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CAREER ADVICE

Preparing for the tenure-track interview

Here’s what the big day has in store for you.

By KATHERINE BECKER + LIBBI MILLER | FEB 11 2015

Congratulations! Thanks to a combination of factors – luck, hard work, persistence, a well-worded cover letter – you have been invited to interview with a selection committee for a tenure-track position. Your carefully crafted application stood out from the pile and passed the scrutiny of designated faculty. Maybe you’ve even successfully cleared a preliminary phone or video-conference interview hurdle. Now you must prep for the big day on campus.

You likely will be picked up at your hotel by a member of the search committee. Most candidates wear a suit or at least a collared shirt. Ensure you have fresh breath for the ride to campus. A full day will be scheduled for you, most likely consisting of:

1. A job talk

You’ll give a 45-minute (or so) research presentation using PowerPoint or Prezi. The audience may consist of a few search committee members, or  you may find a lecture hall filled with faculty, university staff and students. Begin your presentation with some personal background, mentioning what you can bring to the position and to the university. You cannot be over-prepared. Rehearse several times beforehand. Make a video of yourself rehearsing and watch it. The audience may be answering questionnaires about your talk for the search committee, commenting on your strengths and weaknesses, comparing you with other candidates and stating whether they recommend you for hire.

2. Sample teaching

You may be asked to teach a class, usually with faculty members and university students invited to watch. Often, the committee is interested to see how you engage with students. The audience may be evaluating your performance and completing a similar questionnaire about your lesson. Again, you cannot be too prepared.

3. A sit-down interview

These are likely the top interview questions you will be asked. Plan your answers to these and many other questions on cue cards:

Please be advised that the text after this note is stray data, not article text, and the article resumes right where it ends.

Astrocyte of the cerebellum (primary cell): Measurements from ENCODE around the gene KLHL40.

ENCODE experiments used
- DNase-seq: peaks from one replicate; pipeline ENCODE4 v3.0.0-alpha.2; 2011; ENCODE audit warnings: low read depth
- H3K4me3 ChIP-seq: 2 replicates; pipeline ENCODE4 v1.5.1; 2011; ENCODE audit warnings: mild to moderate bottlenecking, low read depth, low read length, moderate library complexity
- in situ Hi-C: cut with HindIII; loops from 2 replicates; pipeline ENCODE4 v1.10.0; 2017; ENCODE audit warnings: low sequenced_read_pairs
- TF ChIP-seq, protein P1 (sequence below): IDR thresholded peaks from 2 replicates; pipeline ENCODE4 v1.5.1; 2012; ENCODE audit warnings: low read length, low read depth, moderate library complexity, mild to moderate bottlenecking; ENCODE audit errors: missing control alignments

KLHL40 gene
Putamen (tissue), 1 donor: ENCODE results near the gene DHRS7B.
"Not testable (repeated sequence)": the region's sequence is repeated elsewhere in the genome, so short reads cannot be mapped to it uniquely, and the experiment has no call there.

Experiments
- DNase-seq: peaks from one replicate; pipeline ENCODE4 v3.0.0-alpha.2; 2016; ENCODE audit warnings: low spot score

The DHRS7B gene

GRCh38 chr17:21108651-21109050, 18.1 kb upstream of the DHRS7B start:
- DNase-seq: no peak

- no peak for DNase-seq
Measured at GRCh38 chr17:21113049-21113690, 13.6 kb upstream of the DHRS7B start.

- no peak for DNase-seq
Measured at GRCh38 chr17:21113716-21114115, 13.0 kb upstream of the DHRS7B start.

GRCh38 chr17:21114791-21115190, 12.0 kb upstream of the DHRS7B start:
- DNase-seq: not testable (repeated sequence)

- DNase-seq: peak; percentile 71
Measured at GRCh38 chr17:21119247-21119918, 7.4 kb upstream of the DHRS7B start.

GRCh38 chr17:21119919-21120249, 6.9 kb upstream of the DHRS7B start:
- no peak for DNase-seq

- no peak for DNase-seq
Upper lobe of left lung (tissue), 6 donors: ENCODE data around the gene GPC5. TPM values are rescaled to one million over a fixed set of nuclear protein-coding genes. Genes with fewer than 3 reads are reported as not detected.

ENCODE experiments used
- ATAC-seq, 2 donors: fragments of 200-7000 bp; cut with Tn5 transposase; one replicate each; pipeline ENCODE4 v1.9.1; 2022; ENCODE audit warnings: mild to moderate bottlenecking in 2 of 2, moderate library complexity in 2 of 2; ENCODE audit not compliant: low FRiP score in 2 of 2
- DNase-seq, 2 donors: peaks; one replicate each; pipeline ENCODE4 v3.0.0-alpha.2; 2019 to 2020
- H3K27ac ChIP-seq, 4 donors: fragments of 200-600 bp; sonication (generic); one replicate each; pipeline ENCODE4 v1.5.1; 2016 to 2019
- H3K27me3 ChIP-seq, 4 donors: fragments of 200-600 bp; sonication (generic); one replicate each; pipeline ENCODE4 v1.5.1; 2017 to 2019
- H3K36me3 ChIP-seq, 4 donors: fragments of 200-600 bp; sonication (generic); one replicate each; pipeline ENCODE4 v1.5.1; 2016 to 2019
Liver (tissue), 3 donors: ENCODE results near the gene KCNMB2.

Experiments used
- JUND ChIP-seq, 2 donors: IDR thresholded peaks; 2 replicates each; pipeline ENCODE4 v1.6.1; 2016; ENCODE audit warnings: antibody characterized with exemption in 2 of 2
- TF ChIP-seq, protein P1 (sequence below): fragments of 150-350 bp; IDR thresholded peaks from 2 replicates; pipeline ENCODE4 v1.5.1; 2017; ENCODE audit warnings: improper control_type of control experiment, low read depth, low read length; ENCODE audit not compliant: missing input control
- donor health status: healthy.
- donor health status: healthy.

• Why are you interested in this position?
  • Which of our courses do you want to teach?
  • On conflict: Discuss a time when you had a conflict with a supervisor. With a colleague?
  • How do your knowledge and experience prepare you for this position?
  • Talk a bit about the theory that guides your practice and authors who influence your work.
  • Do you have any questions for us?

Memorize your key points. Convey your collegiality; that you’ve done your homework about the position and institution; the potential contributions you can make based on your unique knowledge, skills and experience; and your ability to secure grant funding.

4. Lunch, campus tour, other meetings

Treat the in-betweens like informal interviews. Do your research so that you can make informed small talk. Read key publications of hiring committee members. Scour the university and faculty websites for their vision, mission, traditions and long-range plans. Google news stories about the university. Be ready to say how you can help achieve the goals of the faculty and university.

What they won’t tell you
It’s exhausting. If traveling a long distance, aim to arrive hours or a full day ahead to adjust. The interview day is packed and can last up to 14 hours if they take you to dinner. Some interviews are scheduled over two days. If the night before is a sleepless one, the process will be brutal. Bring a sleep aid and ear plugs, request a wakeup call from the front desk and set an additional alarm.

Keep all your receipts so they can reimburse you. Some schools will pay for all your travel expenses and meals, others just for the flight. Find out beforehand so you can plan accordingly.

Search committee members are not supposed to ask you personal questions, but other staff may do a little fishing. You may be asked casually about your significant other and whether you have kids or others who would need to move with you to your new city.

After the interview, send a thank-you email to everyone you met. Wait six weeks before inquiring about the status of the position; the committee may have other candidates to interview before making a decision. If they extend a job offer, the call will come from the dean. This process can take time, so be patient after your interview. Spend the days productively, reading up on how to negotiate faculty job offers and apply for newly posted positions, just in case.

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  1. Pradeep Sharma / February 11, 2015 at 12:50 pm

    Very nice advice, revealing various hidden aspects of an academic job interview. Thank you so much for posting, Ms. Katherine Becker and Ms. Libbi Miller.

  2. Gurpreet Singh Dhillon / February 11, 2015 at 4:21 pm

    Thanks a lot for this valuable information.

    Regards
    GS Dhillon

  3. JCVeletta / February 12, 2015 at 5:19 pm

    Why the need for all this gamesmanship? If someone is qualified, then give him/her the job. No wonder some universities strive and others are on the wane.

  4. AD M / February 16, 2015 at 12:42 pm

    Sure, this is a good short list of tips. To add to this, you will have to keep a game face on for anything from 1-4 days, depending on the interview. You will probably meet with a Dean. You will probably asked to outline your first grant.

    I would recommend interviewees to remember that they are interviewing the university too. Talk to grad students/postdocs (if you can) to get a pulse on how collegial the department actually is, how well students are supported, and whether it is easy to attract students to the school. Ask to see lab or workspace (you’ll be surprised how this gets evaded, even when requested).

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